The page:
'We go.' The lascar meditatively pressed his face, brown and begrimed with coal dust, streaked here and there with sweat, against the rope which formed the rough bulwark. His dark eyes were fixed on the shore near by, between which and the ship's side the water quivered quicker and quicker in little ripples, each ripple carrying an iridescent film of grey ooze. Without joy or sadness he was bidding goodbye to Bombay, his city. Those goodbyes are often farewells for lascars who must face the Bay and the Channel. But the stoker did not care.
His companion lay by his side, lazily propped up on his elbow, not deigning even to take a last look at the market place, seething still with its crowded reds and blues and golds. 'Dekko!' cried the first stoker pointing to the wharf where a white man in a dirty smock had just cast off the last rope, which came away swishing through the air.
His companion did not raise his eyes. Slowly he tilted up his pannikin and let the water flow in a thin stream into his mouth, keeping the metal away from his lips. Then, careless of the land of Akbar, he let himself sink on the deck and composed himself to sleep. India was no concern of his.
A few yards away a woman watched them absently from the upper deck. She was conscious of them, conscious too of the slow insistent buzzing of a gadfly. Her eyes slowly shifted to the shore, passed over the market place, stopped at the Fort. There, in the open space, a troop was drilling, white and speckless, alertly wheeling at the word of command. Her eyes were still fixed on the group as the ship imperceptibly receded from the shore, throbbing steadily as the boilers got up steam. A half-naked brown boy was racing along the wharf to gain a start and beat the vessel before she reached the military crane.
The woman turned away. She was neither tall nor short: she did not attract attention overmuch but she was one of those who retain such attention as they draw. She was clad entirely in black; her face seemed to start forward intensified. Her features were regular; her mouth small. Her skin, darkened by the shadow of a broad brimmed hat, blushed still darker at the cheeks. The attraction was all in the eyes, large and grey, suggestive of energy without emotion. Her chin was square, perhaps too thick in the jaw.
She turned once more and leant against the bulwark. A yard away another woman was also standing, her eyes fixed on the shore, on a figure who waited motionless on the fast receding wharf. As the steamer kept on her course the woman craned forward, saw once more and then lost sight of the lonely figure. She was small, fair, a little insignificant, and dressed all in white drill.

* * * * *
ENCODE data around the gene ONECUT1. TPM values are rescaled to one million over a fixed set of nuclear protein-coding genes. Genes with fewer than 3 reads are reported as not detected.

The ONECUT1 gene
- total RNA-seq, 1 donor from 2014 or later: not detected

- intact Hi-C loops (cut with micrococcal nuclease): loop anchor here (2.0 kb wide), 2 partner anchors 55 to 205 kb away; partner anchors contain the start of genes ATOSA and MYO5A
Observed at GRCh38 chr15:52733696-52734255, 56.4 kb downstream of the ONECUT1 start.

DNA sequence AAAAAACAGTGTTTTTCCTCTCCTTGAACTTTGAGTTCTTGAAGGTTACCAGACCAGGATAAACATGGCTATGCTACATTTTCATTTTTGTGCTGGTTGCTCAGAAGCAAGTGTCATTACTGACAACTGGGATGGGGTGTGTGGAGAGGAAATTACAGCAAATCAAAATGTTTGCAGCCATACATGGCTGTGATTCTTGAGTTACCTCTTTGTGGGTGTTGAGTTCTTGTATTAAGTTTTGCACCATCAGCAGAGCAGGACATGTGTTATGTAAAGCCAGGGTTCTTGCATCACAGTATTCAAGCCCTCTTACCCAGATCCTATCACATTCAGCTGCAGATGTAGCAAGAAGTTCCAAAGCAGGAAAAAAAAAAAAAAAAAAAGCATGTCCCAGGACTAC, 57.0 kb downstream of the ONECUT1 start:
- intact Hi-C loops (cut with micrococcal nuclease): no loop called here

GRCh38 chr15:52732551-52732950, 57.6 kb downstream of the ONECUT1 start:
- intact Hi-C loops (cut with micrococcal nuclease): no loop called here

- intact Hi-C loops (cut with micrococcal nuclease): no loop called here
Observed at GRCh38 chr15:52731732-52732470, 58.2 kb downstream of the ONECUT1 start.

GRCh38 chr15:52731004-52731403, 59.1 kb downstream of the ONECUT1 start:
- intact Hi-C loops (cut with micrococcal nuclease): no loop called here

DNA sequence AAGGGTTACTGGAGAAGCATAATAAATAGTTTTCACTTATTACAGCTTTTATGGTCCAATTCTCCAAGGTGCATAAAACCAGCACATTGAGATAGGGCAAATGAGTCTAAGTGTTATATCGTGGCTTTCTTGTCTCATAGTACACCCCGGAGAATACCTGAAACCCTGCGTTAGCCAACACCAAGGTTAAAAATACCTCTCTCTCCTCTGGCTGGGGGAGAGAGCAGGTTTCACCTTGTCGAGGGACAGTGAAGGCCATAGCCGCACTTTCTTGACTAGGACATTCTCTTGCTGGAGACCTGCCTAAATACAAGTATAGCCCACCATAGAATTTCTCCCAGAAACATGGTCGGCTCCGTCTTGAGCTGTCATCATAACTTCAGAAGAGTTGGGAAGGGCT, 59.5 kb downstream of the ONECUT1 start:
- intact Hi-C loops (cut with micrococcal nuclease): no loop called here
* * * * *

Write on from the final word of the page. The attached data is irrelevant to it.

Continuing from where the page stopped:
The steamer had by now attained half speed. The shore was streaming by. The second woman turned her back on the bulwark, looked about aimlessly, then, perceiving her neighbour, impulsively went up to her and stood close beside her.
The two women did not speak, but remained watching the shoals fly past. Far away a train in Kolaba puffed up sharp bursts of smoke into the blue air. There was nothing to draw the attention of the beholder in that interminable shore, low-lying and muddy, splashed here and there with ragged trees. It was a desert almost, save for a village built between two swamps. Here and then smoke arose, brown and peaty from a bonfire. In the evening light the sun's declining rays lit up with radiance the red speck of a heavy shawl on the tiny figure of a brown girl.
Little by little, as the ship entered the fairway, the shore receded almost into nothingness. The two women still watched, while India merged into shadow. It was the second hour and, as the ship slowly turned towards the west, the women watched the great cocoanut trees turn into black specks upon Marla point. Then, slowly, the shore sank into the dark sea until it was gone and nothing was left of India save the vaguely paler night that tells of land and the even fainter white spears of the distant light.
For a moment they stood still, side by side. Then the fair woman suddenly put her hand on her companion's arm. 'I'm cold,' she said, 'let's go below.'
The dark girl looked at her sympathetically. 'Yes,' she said, 'let's, who'd have thought we wanted to see more of the beastly country than we could help. . . . I say, what's the matter, Molly?'
Molly was still looking towards the light; one of her feet tapped the deck nervously; she fumbled for her handkerchief....